The wind industry has grown phenomenally in the past decade thanks to supporting government policies, and the work of DOE Wind Program researchers in collaboration with industry partners to develop innovative cost-reducing technologies, cultivate market growth, and identify new wind energy applications.

Developing Cost-Reducing Technologies

Work conducted under DOE Wind Program projects from 1994 to 2004 produced innovative designs, larger turbines, and efficiencies that have led to dramatic cost reductions. Although this drop in cost is impressive, electricity produced by wind energy is not yet fully competitive with that produced by fossil fuels. Researchers believe that further technology improvements will be needed to reduce the cost of electricity from wind another 30 percent for it to become fully competitive with conventional fuel-consuming electricity generation technologies.

Cultivating Market Growth

To cultivate market growth by increasing acceptance of wind technology around the country, DOE’s Wind Powering America (WPA) team works with industry partners to provide state support, develop utility partnerships, conduct outreach, and develop innovative market mechanisms to support the use of large- and small-scale wind systems.

The WPA strategy for increasing acceptance of wind technology includes extensive information activities to better inform various publics about the benefits of this technology. In 2004, WPA team members staffed exhibits at 36 events in 20 states and distributed 43,000 copies of WPA publications to state wind working groups and at various events. The number of visitors to the Wind Powering America Web site ( continues to grow.

Through such efforts, the WPA seeks to increase the use of wind energy in the United States with the goal that at least 30 states have 100 megawatts of wind capacity by 2010.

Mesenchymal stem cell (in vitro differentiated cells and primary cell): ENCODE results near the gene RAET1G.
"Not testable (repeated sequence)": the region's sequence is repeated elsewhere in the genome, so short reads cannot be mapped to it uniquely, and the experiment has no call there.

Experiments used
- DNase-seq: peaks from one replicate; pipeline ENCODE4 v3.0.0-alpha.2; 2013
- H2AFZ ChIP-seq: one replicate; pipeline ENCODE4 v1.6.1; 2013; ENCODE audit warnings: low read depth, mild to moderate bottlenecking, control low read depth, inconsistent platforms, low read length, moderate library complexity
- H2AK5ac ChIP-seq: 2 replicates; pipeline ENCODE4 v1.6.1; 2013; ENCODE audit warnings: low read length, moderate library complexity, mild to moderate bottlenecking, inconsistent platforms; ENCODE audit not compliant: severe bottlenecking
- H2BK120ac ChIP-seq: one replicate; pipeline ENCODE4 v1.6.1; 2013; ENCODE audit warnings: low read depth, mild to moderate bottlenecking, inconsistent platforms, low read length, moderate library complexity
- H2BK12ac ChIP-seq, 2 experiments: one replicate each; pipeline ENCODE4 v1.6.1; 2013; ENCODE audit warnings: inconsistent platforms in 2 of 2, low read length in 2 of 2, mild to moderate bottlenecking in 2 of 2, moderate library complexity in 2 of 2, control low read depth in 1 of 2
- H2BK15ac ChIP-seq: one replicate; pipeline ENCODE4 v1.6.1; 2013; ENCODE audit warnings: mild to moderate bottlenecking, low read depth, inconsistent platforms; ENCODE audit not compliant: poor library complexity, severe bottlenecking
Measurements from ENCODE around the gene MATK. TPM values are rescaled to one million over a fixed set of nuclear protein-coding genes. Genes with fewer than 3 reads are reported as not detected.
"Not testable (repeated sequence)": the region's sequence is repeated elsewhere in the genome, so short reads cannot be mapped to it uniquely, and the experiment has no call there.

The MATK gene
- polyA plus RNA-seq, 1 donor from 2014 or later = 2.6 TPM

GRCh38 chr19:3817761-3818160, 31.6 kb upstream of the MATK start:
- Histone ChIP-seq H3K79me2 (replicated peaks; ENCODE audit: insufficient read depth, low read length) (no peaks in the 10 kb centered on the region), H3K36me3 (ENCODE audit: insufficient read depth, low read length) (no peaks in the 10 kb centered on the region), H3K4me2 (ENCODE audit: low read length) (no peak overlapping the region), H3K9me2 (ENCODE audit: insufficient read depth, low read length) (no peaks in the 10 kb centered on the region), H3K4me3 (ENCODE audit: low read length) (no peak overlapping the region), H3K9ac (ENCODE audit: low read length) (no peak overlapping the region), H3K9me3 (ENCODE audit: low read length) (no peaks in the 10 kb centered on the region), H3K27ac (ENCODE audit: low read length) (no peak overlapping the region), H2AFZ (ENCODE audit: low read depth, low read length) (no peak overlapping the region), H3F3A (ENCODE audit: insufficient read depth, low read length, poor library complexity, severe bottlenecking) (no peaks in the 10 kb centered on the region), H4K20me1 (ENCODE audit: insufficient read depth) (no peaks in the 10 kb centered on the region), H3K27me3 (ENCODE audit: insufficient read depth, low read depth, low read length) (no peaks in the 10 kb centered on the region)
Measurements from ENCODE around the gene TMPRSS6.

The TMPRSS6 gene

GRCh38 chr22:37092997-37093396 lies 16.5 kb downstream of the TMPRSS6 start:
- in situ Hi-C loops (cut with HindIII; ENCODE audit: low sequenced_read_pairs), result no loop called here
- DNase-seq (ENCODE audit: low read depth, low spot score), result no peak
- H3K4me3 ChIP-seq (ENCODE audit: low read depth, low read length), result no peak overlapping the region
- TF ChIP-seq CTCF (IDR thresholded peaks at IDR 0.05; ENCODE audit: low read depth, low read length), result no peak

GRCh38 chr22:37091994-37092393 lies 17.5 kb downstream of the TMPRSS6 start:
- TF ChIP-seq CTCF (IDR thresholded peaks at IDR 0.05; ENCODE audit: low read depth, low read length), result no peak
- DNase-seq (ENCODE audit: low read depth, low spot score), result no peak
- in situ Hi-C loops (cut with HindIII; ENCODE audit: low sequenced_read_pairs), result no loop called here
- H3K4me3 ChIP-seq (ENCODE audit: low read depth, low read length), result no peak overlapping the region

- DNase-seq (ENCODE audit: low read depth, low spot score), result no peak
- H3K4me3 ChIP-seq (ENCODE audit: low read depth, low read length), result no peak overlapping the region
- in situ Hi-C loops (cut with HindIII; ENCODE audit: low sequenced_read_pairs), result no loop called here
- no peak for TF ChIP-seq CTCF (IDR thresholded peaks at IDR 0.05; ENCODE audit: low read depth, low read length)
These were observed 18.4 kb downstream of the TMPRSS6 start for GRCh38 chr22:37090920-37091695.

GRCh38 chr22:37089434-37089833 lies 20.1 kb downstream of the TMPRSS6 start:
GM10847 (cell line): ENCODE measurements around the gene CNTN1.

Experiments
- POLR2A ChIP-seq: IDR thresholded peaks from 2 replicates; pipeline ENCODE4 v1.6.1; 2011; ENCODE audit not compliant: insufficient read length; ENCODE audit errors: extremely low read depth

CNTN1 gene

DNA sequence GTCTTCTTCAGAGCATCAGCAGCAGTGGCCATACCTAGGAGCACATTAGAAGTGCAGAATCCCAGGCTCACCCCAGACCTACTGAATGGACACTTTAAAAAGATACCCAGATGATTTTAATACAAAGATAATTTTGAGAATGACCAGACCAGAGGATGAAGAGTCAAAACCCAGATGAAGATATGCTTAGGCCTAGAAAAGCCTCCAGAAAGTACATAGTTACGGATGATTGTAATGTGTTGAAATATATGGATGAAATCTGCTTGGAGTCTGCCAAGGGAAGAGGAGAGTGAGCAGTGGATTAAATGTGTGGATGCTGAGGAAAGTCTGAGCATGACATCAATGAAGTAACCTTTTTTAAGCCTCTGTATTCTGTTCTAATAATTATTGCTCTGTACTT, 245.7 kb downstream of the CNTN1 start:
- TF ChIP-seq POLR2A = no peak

New Wind Energy Applications

Decades of work conducted through public-private partnerships have moved wind energy from yesterday’s dream to today’s reality.

To ensure continued industry growth in 2005 and beyond, the Wind Program is exploring innovative applications that will open new markets. The applications include installing wind turbines offshore in shallow and deep water, using wind energy to produce fresh water, and developing new technologies that will help wind work in synergy with other renewable energy technologies like hydropower.

Offshore and Deep-Water Development

Offshore wind turbines, now in the early stages of development, are more expensive and harder to install and maintain than turbines on land. Offshore turbines must be designed to survive the offshore wind and wave loading of severe storms, and protected from the corrosive marine environment.

Some advantages of offshore installation are that turbines can be made bigger than those onshore to produce more power per turbine, and the ocean location provides greatly increased wind speeds and less turbulence. Offshore installations also reduce land-use and could ease aesthetic concerns, if the turbines are located far from shore and out of sight.

Recent studies show that there are significant offshore wind resources in regions of the United States near major urban areas in the mid-Atlantic and northeast. In Europe, offshore wind turbines produce about 600 megawatts, but no turbines have yet been installed in waters deeper than 20 meters.

For offshore turbines in shallow water (less than 30 meters), European turbine manufacturers have adopted conventional land-based turbine designs and placed them on concrete bases or steel monopiles driven into the seabed. An offshore substation collects the energy and boosts the voltage, and then a buried undersea cable carries the power to shore, where another substation provides a further voltage increase for transmission to utilities for distribution to customers.